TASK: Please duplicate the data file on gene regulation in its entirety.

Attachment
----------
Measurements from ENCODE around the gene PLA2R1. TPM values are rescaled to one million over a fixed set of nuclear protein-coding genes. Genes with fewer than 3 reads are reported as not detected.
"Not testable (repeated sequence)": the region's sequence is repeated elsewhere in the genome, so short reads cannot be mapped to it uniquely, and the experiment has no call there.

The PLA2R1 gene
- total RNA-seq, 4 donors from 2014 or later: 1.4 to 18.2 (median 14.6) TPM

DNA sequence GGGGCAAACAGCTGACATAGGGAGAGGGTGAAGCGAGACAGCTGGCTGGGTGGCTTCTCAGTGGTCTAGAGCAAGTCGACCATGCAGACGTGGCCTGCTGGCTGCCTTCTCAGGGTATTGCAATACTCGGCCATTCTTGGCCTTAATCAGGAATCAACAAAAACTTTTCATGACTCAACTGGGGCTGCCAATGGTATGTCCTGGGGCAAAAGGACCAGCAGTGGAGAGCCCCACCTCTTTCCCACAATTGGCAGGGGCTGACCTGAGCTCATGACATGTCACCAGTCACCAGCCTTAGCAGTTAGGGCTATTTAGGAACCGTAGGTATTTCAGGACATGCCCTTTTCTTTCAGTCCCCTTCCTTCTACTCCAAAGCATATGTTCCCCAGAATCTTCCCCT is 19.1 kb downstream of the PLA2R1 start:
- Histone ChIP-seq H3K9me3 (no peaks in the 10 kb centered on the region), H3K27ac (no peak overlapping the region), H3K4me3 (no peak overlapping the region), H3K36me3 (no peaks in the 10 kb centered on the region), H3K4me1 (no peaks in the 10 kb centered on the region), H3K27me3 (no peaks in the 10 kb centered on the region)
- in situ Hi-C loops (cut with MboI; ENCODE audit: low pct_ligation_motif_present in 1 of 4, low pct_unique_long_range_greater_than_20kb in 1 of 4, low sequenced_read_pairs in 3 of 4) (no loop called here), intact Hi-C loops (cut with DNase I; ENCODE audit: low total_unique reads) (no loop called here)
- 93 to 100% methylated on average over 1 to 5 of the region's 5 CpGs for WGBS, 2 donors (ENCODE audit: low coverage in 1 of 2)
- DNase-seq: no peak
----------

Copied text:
Measurements from ENCODE around the gene PLA2R1. TPM values are rescaled to one million over a fixed set of nuclear protein-coding genes. Genes with fewer than 3 reads are reported as not detected.
"Not testable (repeated sequence)": the region's sequence is repeated elsewhere in the genome, so short reads cannot be mapped to it uniquely, and the experiment has no call there.

The PLA2R1 gene
- total RNA-seq, 4 donors from 2014 or later: 1.4 to 18.2 (median 14.6) TPM

DNA sequence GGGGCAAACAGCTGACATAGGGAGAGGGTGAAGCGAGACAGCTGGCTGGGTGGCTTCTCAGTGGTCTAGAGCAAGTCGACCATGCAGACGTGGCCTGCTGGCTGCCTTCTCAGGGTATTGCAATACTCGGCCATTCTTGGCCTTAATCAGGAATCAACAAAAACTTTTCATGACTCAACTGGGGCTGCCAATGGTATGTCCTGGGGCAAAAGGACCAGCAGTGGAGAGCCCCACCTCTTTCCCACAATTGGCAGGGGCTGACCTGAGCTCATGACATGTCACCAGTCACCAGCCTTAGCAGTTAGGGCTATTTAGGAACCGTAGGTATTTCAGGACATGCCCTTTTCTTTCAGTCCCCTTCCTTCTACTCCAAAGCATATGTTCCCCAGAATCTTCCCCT is 19.1 kb downstream of the PLA2R1 start:
- Histone ChIP-seq H3K9me3 (no peaks in the 10 kb centered on the region), H3K27ac (no peak overlapping the region), H3K4me3 (no peak overlapping the region), H3K36me3 (no peaks in the 10 kb centered on the region), H3K4me1 (no peaks in the 10 kb centered on the region), H3K27me3 (no peaks in the 10 kb centered on the region)
- in situ Hi-C loops (cut with MboI; ENCODE audit: low pct_ligation_motif_present in 1 of 4, low pct_unique_long_range_greater_than_20kb in 1 of 4, low sequenced_read_pairs in 3 of 4) (no loop called here), intact Hi-C loops (cut with DNase I; ENCODE audit: low total_unique reads) (no loop called here)
- 93 to 100% methylated on average over 1 to 5 of the region's 5 CpGs for WGBS, 2 donors (ENCODE audit: low coverage in 1 of 2)
- DNase-seq: no peak